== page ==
Reese v. Triborough Bridge and Tunnel Authority, No. 22-751 (2d Cir. 2024)

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Justia Opinion Summary

The United States Court of Appeals for the Second Circuit addressed a dispute involving the Triborough Bridge and Tunnel Authority (TBTA) and several plaintiffs who had been fined for failing to pay tolls at TBTA crossings. The plaintiffs claimed that the fines were unconstitutional under the Eight Amendment’s Excessive Fines Clause and that TBTA was unjustly enriched under New York law. The court considered the case on appeal from the United States District Court for the Southern District of New York, which had granted summary judgment in favor of TBTA. The Court of Appeals affirmed the lower court's decision.

The plaintiffs had failed to pay their tolls for various reasons, such as receiving bills at old addresses or having malfunctioning transponders. They then received substantial fines, which they eventually paid at reduced amounts. The main issue was whether these fines were excessive in relation to the seriousness of the offenses. The court applied the four-factor test from United States v. Bajakajian, which considers the nature of the offense, whether the defendant fits into the class of persons the law was designed for, the maximum potential sentence and fine, and the harm caused by the defendant's conduct.

The court found that the fines were not excessive. It pointed out that the plaintiffs' violations were not willful or fraudulent, and that the fines were in line with those for similar offenses in other states. The court also noted that the fines helped TBTA prevent the harms it would suffer if people did not pay their tolls.

Regarding the unjust enrichment claim, the court concluded that the plaintiffs had not shown that it was inequitable for TBTA to retain the fines. The plaintiffs' non-payment of tolls had violated TBTA regulations, and it was not inequitable for such violations to result in fines. Therefore, the court affirmed the lower court's grant of summary judgment in favor of TBTA on the unjust enrichment claims as well.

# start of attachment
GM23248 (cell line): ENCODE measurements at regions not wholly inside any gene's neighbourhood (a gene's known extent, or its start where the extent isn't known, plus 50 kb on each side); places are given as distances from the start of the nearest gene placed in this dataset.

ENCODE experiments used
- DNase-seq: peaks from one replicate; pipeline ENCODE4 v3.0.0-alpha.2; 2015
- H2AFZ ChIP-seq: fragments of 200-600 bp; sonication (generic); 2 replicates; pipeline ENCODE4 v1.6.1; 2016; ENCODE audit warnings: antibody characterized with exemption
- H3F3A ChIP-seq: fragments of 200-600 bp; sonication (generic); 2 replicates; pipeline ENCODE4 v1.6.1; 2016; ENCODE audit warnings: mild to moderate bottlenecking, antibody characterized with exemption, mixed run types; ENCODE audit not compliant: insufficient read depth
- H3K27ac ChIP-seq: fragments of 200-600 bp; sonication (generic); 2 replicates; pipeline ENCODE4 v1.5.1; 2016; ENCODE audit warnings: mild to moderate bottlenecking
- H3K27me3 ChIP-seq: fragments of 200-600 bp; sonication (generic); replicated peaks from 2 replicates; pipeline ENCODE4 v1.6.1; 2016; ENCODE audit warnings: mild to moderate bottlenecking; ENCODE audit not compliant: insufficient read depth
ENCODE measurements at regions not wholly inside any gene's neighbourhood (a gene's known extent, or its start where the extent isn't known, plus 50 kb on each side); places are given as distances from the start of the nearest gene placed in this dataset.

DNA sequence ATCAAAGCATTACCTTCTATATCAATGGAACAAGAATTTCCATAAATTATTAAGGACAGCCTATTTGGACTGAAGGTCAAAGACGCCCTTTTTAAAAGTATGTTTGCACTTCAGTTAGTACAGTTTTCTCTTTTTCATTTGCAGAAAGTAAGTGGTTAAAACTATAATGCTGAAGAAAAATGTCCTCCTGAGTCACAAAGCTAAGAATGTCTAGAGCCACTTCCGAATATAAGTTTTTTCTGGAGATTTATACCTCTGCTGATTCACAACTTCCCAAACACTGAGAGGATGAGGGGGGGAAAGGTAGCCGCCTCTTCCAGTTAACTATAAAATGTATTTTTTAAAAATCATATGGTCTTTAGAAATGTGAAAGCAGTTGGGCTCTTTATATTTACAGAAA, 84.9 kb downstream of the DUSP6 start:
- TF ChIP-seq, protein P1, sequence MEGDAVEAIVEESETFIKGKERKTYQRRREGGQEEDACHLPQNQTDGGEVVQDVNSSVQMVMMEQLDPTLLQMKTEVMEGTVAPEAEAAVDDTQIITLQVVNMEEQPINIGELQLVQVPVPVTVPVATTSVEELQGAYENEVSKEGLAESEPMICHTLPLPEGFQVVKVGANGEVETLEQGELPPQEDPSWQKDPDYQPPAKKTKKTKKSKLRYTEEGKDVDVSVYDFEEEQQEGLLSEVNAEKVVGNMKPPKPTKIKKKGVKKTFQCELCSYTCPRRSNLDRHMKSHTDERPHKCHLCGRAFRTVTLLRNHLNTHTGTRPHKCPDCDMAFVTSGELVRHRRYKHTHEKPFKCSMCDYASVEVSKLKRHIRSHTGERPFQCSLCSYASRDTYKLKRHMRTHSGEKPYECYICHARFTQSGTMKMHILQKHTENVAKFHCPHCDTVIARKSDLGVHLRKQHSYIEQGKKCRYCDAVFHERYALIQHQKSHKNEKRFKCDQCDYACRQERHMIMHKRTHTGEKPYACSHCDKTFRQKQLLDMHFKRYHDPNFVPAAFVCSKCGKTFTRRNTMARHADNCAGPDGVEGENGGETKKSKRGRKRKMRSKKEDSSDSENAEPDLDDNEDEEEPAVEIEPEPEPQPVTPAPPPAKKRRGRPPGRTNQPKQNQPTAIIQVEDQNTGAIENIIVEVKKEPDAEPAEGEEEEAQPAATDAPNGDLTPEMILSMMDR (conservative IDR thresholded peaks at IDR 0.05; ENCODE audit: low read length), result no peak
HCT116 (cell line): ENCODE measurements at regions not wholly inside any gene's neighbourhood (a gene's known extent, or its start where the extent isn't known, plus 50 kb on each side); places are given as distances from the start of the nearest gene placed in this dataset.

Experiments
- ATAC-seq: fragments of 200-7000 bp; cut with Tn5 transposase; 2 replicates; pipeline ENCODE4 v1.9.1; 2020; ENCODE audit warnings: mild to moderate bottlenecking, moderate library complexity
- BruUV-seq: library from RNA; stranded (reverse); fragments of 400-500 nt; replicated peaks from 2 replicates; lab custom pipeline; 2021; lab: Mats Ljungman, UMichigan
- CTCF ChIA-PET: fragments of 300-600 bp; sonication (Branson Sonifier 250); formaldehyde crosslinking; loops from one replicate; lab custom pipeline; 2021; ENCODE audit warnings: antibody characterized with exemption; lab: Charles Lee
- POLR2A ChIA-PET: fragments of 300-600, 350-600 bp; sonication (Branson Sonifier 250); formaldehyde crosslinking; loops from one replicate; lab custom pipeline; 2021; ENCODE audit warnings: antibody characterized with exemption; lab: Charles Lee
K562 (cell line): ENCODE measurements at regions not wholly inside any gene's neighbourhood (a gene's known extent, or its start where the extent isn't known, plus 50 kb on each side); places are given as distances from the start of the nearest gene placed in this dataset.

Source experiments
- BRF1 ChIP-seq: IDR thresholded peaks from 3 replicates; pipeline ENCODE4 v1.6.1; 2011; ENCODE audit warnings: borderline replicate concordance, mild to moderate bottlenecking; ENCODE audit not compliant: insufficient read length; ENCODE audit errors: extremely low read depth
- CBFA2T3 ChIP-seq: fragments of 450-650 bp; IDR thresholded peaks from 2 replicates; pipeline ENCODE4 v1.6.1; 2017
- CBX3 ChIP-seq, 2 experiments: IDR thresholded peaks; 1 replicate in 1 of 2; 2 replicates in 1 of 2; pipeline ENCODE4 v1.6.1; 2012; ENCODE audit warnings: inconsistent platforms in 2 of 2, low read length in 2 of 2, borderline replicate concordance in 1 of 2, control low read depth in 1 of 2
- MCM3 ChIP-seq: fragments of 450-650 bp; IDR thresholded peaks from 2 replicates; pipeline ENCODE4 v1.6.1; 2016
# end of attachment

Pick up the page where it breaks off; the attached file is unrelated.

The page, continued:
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22-751-cv Reese v. Triborough Bridge and Tunnel Authority United States Court of Appeals for the Second Circuit August Term, 2022 (Argued: June 27, 2023 Decided: January 26, 2024) Docket No. 22-751-cv _____________________________________ KORISZAN REESE, BRIAN OWENS, MIRIAN ROJAS, Plaintiffs-Appellants, JASON FARINA, on behalf of himself and all others similarly situated, CHARLES GARDNER, on behalf of himself and all others similarly situated, DOROTHY TROIANO, on behalf of herself and all others similarly situated, DELORIS RITCHIE, Plaintiffs, v. TRIBOROUGH BRIDGE AND TUNNEL AUTHORITY, dba MTA BRIDGES AND TUNNELS, Defendant-Appellee, METROPOLITAN TRANSPORTATION AUTHORITY; TRANSWORLD SYSTEMS, INC.; CONDUENT STATE & LOCAL SOLUTIONS, INC.; LINEBARGER GOGGAN BLAIR & SAMPSON, LLP; ALLIANCEONE RECEIVABLES MANAGEMENT INC.; NEW YORK STATE THRUWAY AUTHORITY; THE PORT AUTHORITY OF NEW YORK AND NEW JERSEY, Defendants. * _____________________________________ Before: LYNCH and LOHIER, Circuit Judges. † After the Triborough Bridge and Tunnel Authority (TBTA) removed toll booths from its crossings and implemented a “Cashless Tolling” program, the Plaintiffs in this appeal incurred substantial fines when they repeatedly failed to pay tolls at TBTA crossings. TBTA accepted a reduced amount to resolve the Plaintiffs’ violations. The Plaintiffs then filed this lawsuit, alleging that the fines were unconstitutional under the Eight Amendment’s Excessive Fines Clause and that TBTA was unjustly enriched under New York law. On summary judgment, the United States District Court for the Southern District of New York (Castel, J.) applied the factors set forth in United States v. Bajakajian, 524 U.S. 321 (1998), and determined that the fines were neither unconstitutionally excessive nor inequitable under state law. On appeal, the Plaintiffs challenge the District Court’s application of three of the four Bajakajian factors: the essence of the violation, the relationship between the fine paid and the maximum possible fine, and the nature of the harm to TBTA. We find no error in the District Court’s application of these factors. We also agree with the District Court’s decision to grant summary judgment to TBTA on the Plaintiffs’ unjust enrichment claim under state law. We therefore AFFIRM. PAUL V. SWEENY (Stephen J. Fearon, Jr., on the brief), Squitieri & Fearon, LLP, New York, NY for PlaintiffsAppellants. The Clerk of Court is directed to amend the official caption to conform with the above. † Judge Joseph F. Bianco, originally a member of the panel, recused himself from this case. This appeal is being decided by the two remaining members of the panel, who are in agreement. See 2d Cir. IOP E(b). * 2 ESTEBAN MORALES (Joshua Briones, Todd Rosenbaum, on the brief), Mintz, Levin, Cohn, Ferris, Glovsky and Popeo, P.C., Los Angeles, CA and New York, NY for Defendant-Appellee. LOHIER, Circuit Judge: The Triborough Bridge and Tunnel Authority (TBTA) is a public authority in New York that, under the name MTA Bridges and Tunnels, operates several river crossings within New York City. Beginning in 2016 TBTA actively replaced the tollbooths in each of its facilities with gantries and cameras. Under TBTA’s “Cashless Tolling” program, drivers are able to continue through the gantries at speed without stopping. Drivers are then billed by mail or through a prepaid debit account known as E-ZPass, which relies on a transponder (popularly known as an E-ZPass tag) located inside the car. TBTA fines drivers who cross its bridges and tunnels but fail to pay the tolls. The fines can be as high as $100 for each unpaid toll and can accumulate – indeed, the three Plaintiffs in this appeal were charged a total of $1,000, $4,000, and $43,550. Drivers fail to pay the TBTA tolls for various reasons. When a driver is billed by mail, for example, TBTA sometimes sends the original bill and any follow-up Notices of Violation to the wrong address (because, say, the driver has moved). Or E-ZPass drivers with malfunctioning transponders assume that 3 toll charges are automatically deducted from their E-ZPass account and overlook the bills that TBTA later mails to them. Each of the three Plaintiffs in this appeal was fined for multiple violations but ultimately paid a significantly reduced total fine to TBTA. After doing so, the Plaintiffs brought suit against TBTA under 42 U.S.C. § 1983, arguing that their fines were unconstitutionally excessive under the Eighth Amendment’s Excessive Fines Clause. Following discovery, the United States District Court for the Southern District of New York (Castel, J.) granted summary judgment to TBTA. Rojas v. Triborough Bridge & Tunnel Auth., No. 18-cv-1433, 2022 WL 748457, at *17 (S.D.N.Y. Mar. 10, 2022). We AFFIRM the judgment of the District Court. BACKGROUND In 2016 and 2017 TBTA implemented “Cashless Tolling” (also known as “Open Road Tolling”) at its crossings. Cashless Tolling allows a driver crossing the Henry Hudson Bridge, Verrazano-Narrows Bridge, Queens Midtown Tunnel, or any of the six other bridges and tunnels that TBTA operates to continue at the speed of traffic under a gantry, rather than slowing for a toll booth. Each gantry uses two types of equipment to collect tolls. For drivers enrolled in the E-ZPass 4 program who have transponders installed in their vehicles, an electronic reader mounted on the gantry reads the transponder and collects the toll from the driver’s prepaid E-ZPass account. Otherwise, a camera mounted on the gantry captures an image of the license plate, and the TBTA or its agent then sends a bill for the toll to the address at which the vehicle is registered according to Department of Motor Vehicles (DMV) records. A vehicle owner who fails to pay a toll at a TBTA crossing “commits a violation of toll collection regulations” and is liable for a “fee” of $50 or $100, depending on the facility crossed, in addition to the toll itself. N.Y. Comp. Codes R. & Regs. tit. 21, § 1021.3(a), (b). TBTA’s “authorized agent” mails a “Notice of Violation” to the liable owner, id. § 1021.3(c), but TBTA retains the authority to dismiss or reduce the fee for a toll violation, id. § 1021.3(g)(3). As we now explain, each of the three Plaintiffs-Appellants in this case owned a vehicle that crossed TBTA facilities multiple times, failed to pay the tolls at those crossings, and subsequently incurred fees. First, Plaintiff Mirian Rojas committed 41 toll violations at several TBTA facilities between February 2017 and January 2018 and was assessed $4,000 in fees, even though the underlying tolls amounted to only $381.50. Rojas was 5 initially billed by mail (in one instance she also used an invalid E-ZPass tag), but the bills and Notices of Violation were sent to an address where she no longer lived. Although the parties dispute when Rojas sent an updated address to the DMV, TBTA eventually accepted a payment of $720 from Rojas and dismissed the remaining violation fees in September 2019. Second, Plaintiff Koriszan Reese was assessed $1,000 in fees for ten toll violations at TBTA facilities between August and November 2018. The total amount of the underlying tolls was $85. As it turned out, Reese had an E-ZPass transponder in her vehicle associated with her friend’s E-ZPass account, but the E-ZPass tag was invalid. Like Rojas, Reese had failed to update her address with the DMV. As a result, her toll bills and Notices of Violation were sent to an old address. In September 2019 TBTA accepted a payment of $500 from Reese in full satisfaction of the assessed fines. Last, Plaintiff Brian Owens, a restaurateur, had many more violations – 439 over a period stretching from February 2017 to June 2019 – than either Rojas or Reese, and was assessed $43,550 for $3,810 in unpaid tolls over that period. Like Rojas, Owens failed to pay toll bills that TBTA mailed to him. Owens had an EZPass account that he used to pay his tolls from 2005 until February 2017, but the 6 E-ZPass readers were unable to properly read his transponder after he acquired a new vehicle in February 2017. TBTA sent toll bills and Notices of Violation to both Owens’s proper home address and a mailbox registered to him. Owens discovered the bills only after TBTA police impounded his car. In September 2019 TBTA accepted $8,170 from Owens in full satisfaction of the fees and tolls he owed. After paying their fines, the Plaintiffs commenced a putative class action against TBTA. When the District Court dismissed their complaint in part, the Plaintiffs filed an amended complaint claiming a violation of the Eighth Amendment’s Excessive Fines Clause and unjust enrichment under New York law. 1 At the close of discovery, TBTA moved for summary judgment. The District Court granted summary judgment in favor of TBTA on the ground that the fines were neither unconstitutionally excessive nor inequitable under New York law. This appeal followed. The Plaintiffs also brought a § 1983 claim against the Port Authority of New York and New Jersey based on similar toll violations at that authority’s facilities. The District Court ultimately granted summary judgment to the Port Authority on that claim. Before us, the Plaintiffs have challenged the grant of summary judgment only with respect to their claims against TBTA. 1 7 DISCUSSION I “Summary judgment is appropriate only when the movant shows that there is no genuine dispute as to any material fact and the movant is entitled to judgment as a matter of law.” Williams v. N.Y.C. Hous. Auth., 61 F.4th 55, 68 (2d Cir. 2023) (quotation marks omitted). We review the District Court’s grant of summary judgment de novo, construing the evidence in the light most favorable to the Plaintiffs and drawing all reasonable inferences in their favor. Badilla v. Midwest Air Traffic Control Serv., Inc., 8 F.4th 105, 120 (2d Cir. 2021). II The Eighth Amendment’s Excessive Fines Clause “guards against abuses of government’s punitive or criminal-law-enforcement authority,” Timbs v. Indiana, 139 S. Ct. 682, 686 (2019), and “limit[s] the ability of the sovereign to use its prosecutorial power, including the power to collect fines, for improper ends,” Browning–Ferris Indus. of Vt., Inc. v. Kelco Disposal, Inc., 492 U.S. 257, 266 (1989). It applies to New York State and its instrumentalities (including TBTA) under the Fourteenth Amendment’s Due Process Clause. See Timbs, 139 S. Ct. at 689. Because the parties agree that the Excessive Fines Clause covers the fines 8 imposed here, 2 the question presented to us on appeal is whether the challenged fine is “grossly disproportional to the gravity of” the Plaintiffs’ violations and thus “unconstitutionally excessive.” United States v. Viloski, 814 F.3d 104, 110 (2d Cir. 2016) (quotation marks omitted). To resolve that question, we draw on the four so-called “Bajakajian factors” set forth in United States v. Bajakajian, 524 U.S. 321 (1998): 3 (1) the essence of the crime of the defendant and its relation to other criminal activity, (2) whether the defendant fits into the class of persons for whom the statute was principally designed, (3) the maximum sentence and fine that could have been imposed, and The Excessive Fines Clause applies only to protect against “punitive,” rather than “remedial,” payments to the government. United States v. Viloski, 814 F.3d 104, 109 (2d Cir. 2016) (quotation marks omitted). The District Court rejected TBTA’s argument that its fines were not punitive, and TBTA does not challenge this conclusion on appeal. We thus assume without deciding that the District Court correctly determined that the fines are punitive. 2 We have frequently applied the Bajakajian test to criminal forfeitures. We have also applied it to a civil in rem forfeiture brought in lieu of a criminal action. See von Hofe v. United States, 492 F.3d 175, 179, 186 (2d Cir. 2007). We have not yet applied the Bajakajian factors in a precedential case in which no criminal conduct is alleged, although we have previously done so by summary order. Oles v. City of New York, No. 22-1620-cv, 2023 WL 3263620, at *2 (2d Cir. May 5, 2023). We note, however, that the Ninth Circuit has applied its version of the Bajakajian factors in a case involving municipal parking fines. See Pimentel v. City of Los Angeles, 974 F.3d 917, 921–22 (9th Cir. 2020). And none of the parties on appeal asks us to treat the Bajakajian factors differently because of the nature of this case. So we use the factors we have developed in the criminal and civil forfeiture contexts. 3 9 (4) the nature of the harm caused by the defendant's conduct. United States v. George, 779 F.3d 113, 122 (2d Cir. 2015) (quotation marks omitted). These factors are not exhaustive. See Viloski, 814 F.3d at 110–11. But the parties’ arguments are focused on only the four Bajakajian factors, and we follow suit. 4 In considering any or all of these factors, we are “mindful of Bajakajian’s admonition ‘that any judicial determination regarding the gravity of a particular . . . offense will be inherently imprecise.’” Id. at 113 (quoting Bajakajian, 524 U.S. at 336). “Therefore, although we review the constitutionality of the challenged [fine] de novo, we may invalidate it only if it ‘is grossly disproportional to the gravity of the . . . offense.’” Id. (quoting Bajakajian, 524 U.S. at 337). The parties do not directly address whether, on a given set of undisputed facts, a proportionality analysis under the Eighth Amendment’s Excessive Fines clause presents a pure question of law to be decided by a judge or a question of fact that must be decided by a jury, unless no reasonable factfinder could rule Because the Plaintiffs acknowledge that they fit into the class of persons for whom the fine was principally designed, they do not dispute that the second Bajakajian factor favors TBTA. Accordingly, we focus our review on the three remaining Bajakajian factors. 4 10 one way or the other. The Plaintiffs adopt the latter standard of review in their briefing, and TBTA does not challenge that approach. We have serious reason to doubt that the Plaintiffs are correct. Notably, Bajakajian itself contemplates “judicial determination[s] regarding the gravity of a particular criminal offense,” to be made by “the districts courts in the first instance, and the courts of appeals, reviewing the proportionality determination de novo.” 524 U.S. at 336 (emphasis added). And we have never implied that these questions of proportionality are in the jury’s province to determine. But because we would affirm the District Court’s grant of summary judgment in favor of TBTA under either standard (question of law or question of fact), and the parties have provided us with no guidance on the issue, we assume without deciding that proportionality is a question of fact. A We start with the violations in this case. The Plaintiffs argue that the District Court ignored their “lack of culpability” in incurring the fines, which stemmed, they say, from the TBTA’s transition to Cashless Tolling. Appellants’ Br. 29. But the District Court explicitly “accept[ed]” Owens’s “explanation that he was unaware that TBTA facilities were not reading his E-ZPass, and that, as a 11 busy restaura[]teur, he was not closely monitoring his E-ZPass account or the mailings addressed to him.” Rojas, 2022 WL 748457, at *9. The District Court also recognized that “the essence of [Rojas’s] violation was a failure to make timely payments for toll crossings due to her inattention,” and not any willful conduct or intentional fraud. Id. at *12. And it understood that Reese’s violations were likewise caused by “inattention or a misunderstanding of both EZPass rules and the status of her current address on file with the DMV.” Id. at *15. The Plaintiffs have therefore failed to identify any error in the District Court’s consideration of the first Bajakajian factor. The Plaintiffs suggest instead that these findings create a genuine dispute of material fact as to whether the fines were unconstitutionally excessive. In support, the Plaintiffs contend that the fines imposed against them are grossly disproportionate precisely because their violations were not willful, witting, or fraudulent, and were instead the product of TBTA’s bumpy switch to Cashless Tolling, which they say was initially “beset with issues.” Appellants’ Br. 29. We disagree with this argument. To start, the Plaintiffs assume that the question on appeal is whether a reasonable jury could weigh the Bajakajian 12 factors in a way that it would find that the fines were disproportional and thus constitutionally excessive. Fines are a constitutionally permissible form of penalty for even strict liability offenses. See Staples v. United States, 511 U.S. 600, 617–18 (1994) (describing “public welfare offenses”). Mindful that “judgments about the appropriate punishment for an offense belong in the first instance to the legislature” and that “any judicial determination regarding the gravity of a particular . . . offense will be inherently imprecise,” Bajakajian, 524 U.S. at 336, we find the penalties authorized by the New York legislature for similar offenses, we well as other state legislatures for identical offenses, instructive in determining the essence of the offense. 5 Cf. Grashoff v. Adams, 65 F.4th 910, 919 (7th Cir. 2023) (concluding that “penalties [authorized by the legislatures of Indiana and several other states] for similar conduct are relevant evidence of legislative judgments about the seriousness of the offense”). In so holding, we do not mean to suggest that a State that singles out particular conduct for harsher treatment by authorizing larger fines than it authorizes for similar conduct or than other States authorize for the same conduct necessarily acts unconstitutionally. 5 13 The fines that the New York legislature has authorized for toll violations are roughly equivalent to those authorized for other traffic violations. N.Y. Veh. & Traf. Law § 237(2)(a) authorizes a $50 fine for each parking violation and, in cities with populations greater than one million, a $100 fine for each “stopping and standing” parking violation. 6 Likewise, a driver in New York City who fails to comply with a traffic signal and is caught by an automatic camera must pay a $50 fine, plus an additional $25 fine for each violation to which he or she does not timely respond to a notice of liability. N.Y. Veh. & Traf. Law § 1111-a(e). A driver who violates a bus lane restriction in New York City is liable for a fine of $50 for a first violation, $100 for a second violation in a twelve-month period, $150 for a third such violation, $200 for a fourth such violation, and $250 for each subsequent such violation, in addition to a $25 dollar fine for each violation if he or she fails to timely respond to a notice of liability. N.Y. Veh. & Traf. Law § 1111-c. These fines are all comparable, both in their purpose and the amount assessed, to the toll violation fees imposed here — some relate to violations that aim at similar regulatory goals and do not involve dangerous conduct; some We have previously concluded that the imposition of the maximum fine permitted by N.Y. Veh. & Traf. Law §§ 237(2)(a), 1809-a(1) – $100 per violation plus a $15 mandatory surcharge – was not constitutionally excessive. Oles, 2023 WL 3263620, at *2. 6 14 contain additional penalties for untimely payment; and all are strict liability offenses. Similarly, other States impose toll violation fines in amounts comparable to those imposed by New York. Illinois charges $20 per violation, plus an additional $50 fine if the toll is not paid within 30 days. Ill. Admin. Code tit. 92, §§ 2520.269(e), 2520.750. Texas charges $250 per toll violation, with additional fees assessed upon each notice of nonpayment. Tex. Transp. Code Ann. § 366.178. Georgia charges $25 dollars per violation, plus an additional $70 if the fine is unpaid and goes to collections. Ga. Code Ann. § 32-10-64(c)(1). Virginia charges $25 for a toll violation paid within 60 days of receiving notice of the fee, rising to $100 if payment is further delayed and to $500 after multiple offenses and if the matter proceeds to court. Va. Code Ann. § 46.2-819.3(B), (C). New York’s toll violation fines are thus in line with those assessed by other States, and so, assuming that those other States’ assessments are relevant to our proportionality analysis, the fines of $50 per violation imposed on Owens (and less than $20 per violation for the other two Plaintiffs) are not excessive in relation to the seriousness of such offenses as judged by legislatures and regulators around the country. 15 In sum, and accepting for the sake of argument the Plaintiffs’ characterization of their toll violations as the inadvertent upshot of adjusting to a new tolling system, we cannot say that the resulting fines were excessive based solely on the first Bajakajian factor. B Under the third Bajakajian factor, the District Court was required to compare the fines that the Plaintiffs paid with the maximum fine that TBTA could have imposed. Here, TBTA’s regulations direct it to assess $50 or $100 for each toll violation, depending on where the violation occurred. N.Y. Comp. Codes R. & Regs. tit. 21, § 1021.3(a), (b). Owens paid an average of $18.61 per violation, Rojas paid $17.56, and Reese, who, unlike the other Plaintiffs, exclusively committed violations that triggered $100 fines, paid $50. The District Court reviewed those calculations and determined that each Plaintiff paid well below the maximum fine that could have been assessed under TBTA’s regulations, and that the third factor strongly favored TBTA. Resisting this conclusion, the Plaintiffs assert that the District Court should have compared their fines to the purportedly more realistic measure of maximum fines contained in TBTA’s internal “Violation Fee Waiver Matrix.” 16 TBTA uses that matrix to determine how little it is prepared to accept to resolve a dispute with “an alleged toll violator [who] refuses to pay and disputes the charges.” Appellants’ Br. 21. The Violation Fee Waiver Matrix, the Plaintiffs say, shows that TBTA will accept 20 percent of the total fine amount for certain classes of violators that include each Plaintiff, and that internal benchmark of 20 percent of the total fine should govern the analysis under the third Bajakajian factor rather than the maximum fines stated in TBTA’s regulations. Not so. In applying the third Bajakajian factor to the criminal context, we consider statutory penalties as well as the advisory Sentencing Guidelines in determining the maximum potential penalty. United States v. Castello, 611 F.3d 116, 123 (2d Cir. 2010); United States v. Elfgeeh, 515 F.3d 100, 139 (2d Cir. 2008); von Hofe v. United States, 492 F.3d 175, 187 (2d Cir. 2007). Indeed, in George, we highlighted the maximum statutory fine rather than the applicable Guidelines range, which we noted fell “well below” the statutory maximum penalty. 779 F.3d at 123–24. Just as it is permissible to examine statutory penalty ranges in the criminal forfeiture context, it was permissible for the District Court to consider the maximum penalties under TBTA’s regulations. TBTA is of course free to 17 promulgate internal guidelines for settling fee disputes. Its regulations explicitly give it the discretionary authority to reduce a violator’s fee. N.Y. Comp. Codes R. & Regs. tit. 21, § 1021.3(g)(3). Under certain circumstances these internal guidelines may be relevant to the Bajakajian analysis, which we have described as “necessarily fact-intensive.” von Hofe, 492 F.3d at 186. But here, where TBTA was authorized to assess and seek the maximum fine allowed by its regulations, the District Court properly used those regulations to determine the maximum possible fine and to use that as the benchmark to assess the actual fines imposed on the Plaintiffs. The Plaintiffs alternatively contend that Owens and Reese did pay the maximum fines for some of their violations. Owens paid $8,170 to resolve 439 toll violations, but he argues that he paid the full $50 or $100 fine to resolve each of 84 toll violations and $20 to resolve an additional violation, and his remaining 354 violations were dismissed. Reese likewise claims that rather than paying $500 to resolve a $1,000 liability arising from ten violations, she paid the full $100 fine to resolve five violations and the remaining five violations were dismissed. As support, the Plaintiffs point to “Violation Citation Detail” forms that list each of the Plaintiffs’ toll violations, the fine assessed, and the fine ultimately 18 collected. The forms, we agree, reveal that TBTA recorded the Plaintiffs’ payments just as the Plaintiffs claim. We nonetheless find the Plaintiffs’ argument unpersuasive. In applying the third Bajakajian factor, what matters is the actual misconduct that triggered the fines, not how the fines were recorded. In Castello, for example, a criminal defendant “failed to file CTRs [currency transaction reports] for thousands of . . . checks exceeding $10,000,” 611 F.3d at 118. He was convicted of only one criminal count in violation of 31 U.S.C. § 5313(a), despite having committed thousands of violations of § 5313(a). See United States v. Castello, No. 04-336, 2009 WL 1505271, at *1 (E.D.N.Y. May 21, 2009), vacated, 611 F.3d 116 (2d Cir. 2010). In determining that Castello’s forfeiture was not unconstitutionally excessive, we reviewed the applicable Guidelines sentencing range, which turned on “the amount of money involved” in the multiple transactions. Castello, 611 F.3d at 123 (quotation marks omitted). Here, too, we consider the actual conduct for which the Plaintiffs incurred fines, not the specific offenses for which they are penalized. No one disputes that the Plaintiffs engaged in conduct that made them liable for fines at least twice as 19 large as the fines they paid. We therefore conclude that the District Court did not err in applying the third Bajakajian factor. C Finally, the Plaintiffs challenge the District Court’s application of the last Bajakajian factor – the nature of the harm. They concede that their failure to pay tolls caused TBTA at least some fiscal harm, but dispute the District Court’s characterization of that harm. To the contrary, the Plaintiffs maintain, TBTA’s ability to recoup more through tolls and fees than it lost due to missed tolls means that the harm it suffered was minimal or nonexistent. The Plaintiffs further contend that “a reasonable factfinder could determine that the fines . . . were grossly disproportional to the underlying toll violations” because the fines “do not serve a safety purpose” and “are repeatedly assessed against the same unsuspecting vehicle owners.” Appellants’ Br. 37. These arguments are doubly flawed. First, they ignore that the harm to TBTA is minimized precisely because of the fines the Plaintiffs now challenge. TBTA avoids financial harm by assessing fines that are greater than the cost of the lost toll. The District Court thus properly recognized that the fiscal harm to TBTA, absent the imposition of the challenged fees, would be substantial. 20 Second, the arguments are undermined by the Plaintiffs’ concessions before the District Court, where they accepted that TBTA implemented Cashless Tolling in part to “reduce traffic, increase safety, provide environmental benefits, and reduce costs.” App’x 3300–01. It goes almost without saying that actually collecting tolls is the core of Cashless Tolling. And it would be difficult for TBTA to successfully collect tolls if it were unable to deter would-be toll violators through fines. The fines assessed in this case thus help TBTA prevent the traffic, safety, environmental, and fiscal harms that it would suffer if its Cashless Tolling system were ineffective. * * * In sum, we see no error in the District Court’s determination as to each of the Bajakajian factors. The Plaintiffs have limited their arguments on appeal to whether the District Court correctly assessed each individual Bajakajian factor, and have not separately argued that the District Court incorrectly balanced those factors, as it understood them, in reaching the ultimate conclusion that the fines imposed were not excessive. The Plaintiffs have therefore abandoned any challenge to that balancing. Nonetheless, “[i]n applying Bajakajian, we determine de novo whether a fine is constitutionally excessive,” Viloski, 814 F.3d 21 at 109 (quotation marks omitted), and “we heed the Supreme Court’s instruction that the ‘test for the excessiveness of a punitive forfeiture involves solely a proportionality determination,’” id. at 111 (emphasis omitted) (quoting Bajakajian, 524 U.S. at 333–34). For the sake of completeness, we have independently weighed the Bajakajian factors and agree with the District Court’s conclusion that the fines the Plaintiffs paid were not grossly disproportional to their conduct and thereby unconstitutionally excessive. We therefore affirm the judgment in this respect. III The Plaintiffs also contend that the District Court improperly granted summary judgment on their unjust enrichment claim under New York law. “The elements of a cause of action to recover for unjust enrichment are (1) the defendant was enriched, (2) at the plaintiff's expense, and (3) that it is against equity and good conscience to permit the defendant to retain what is sought to be recovered.” GFRE, Inc. v. U.S. Bank, N.A., 13 N.Y.S.3d 452, 454 (2d Dep’t 2015) (quotation marks omitted); see also Georgia Malone & Co. v. Rieder, 19 N.Y.3d 511, 516 (2012). The District Court granted summary judgment in TBTA’s favor based on the Plaintiffs’ failure to establish a genuine dispute of material 22 fact as to the third element. The Plaintiffs now argue that the purported payment of the maximum fines, the fact that Owens’s vehicle registration was suspended, and TBTA’s failure to disclose its internal matrix for fine reductions establish a genuine dispute of material fact as to whether the Plaintiffs “involuntarily paid fines to TBTA” and whether “TBTA’s retention of [the] fines is inequitable.” Appellants’ Br. 39. We disagree. The reasons that the Plaintiffs cite for the purported inequity are all routine parts of a government system for enforcing traffic laws. The Plaintiffs violated TBTA regulations by failing to pay tolls. It is not inequitable for a violation of government regulations to result in a fine, and for nonpayment of that fine to lead to harsher consequences. The Plaintiffs develop no argument why, given the failure of their constitutional claim, the District Court erred in finding that “the fines paid were reasonable in light of the underlying tolls and the harms caused by plaintiffs’ non-payment.” Rojas, 2022 WL 748457, at *16. We therefore also affirm the District Court’s grant of summary judgment in TBTA’s favor on the unjust enrichment claims. 23 CONCLUSION We have considered the Plaintiffs’ remaining arguments on appeal, and we conclude that they are without merit. For the foregoing reasons, we AFFIRM the judgment of the District Court. 24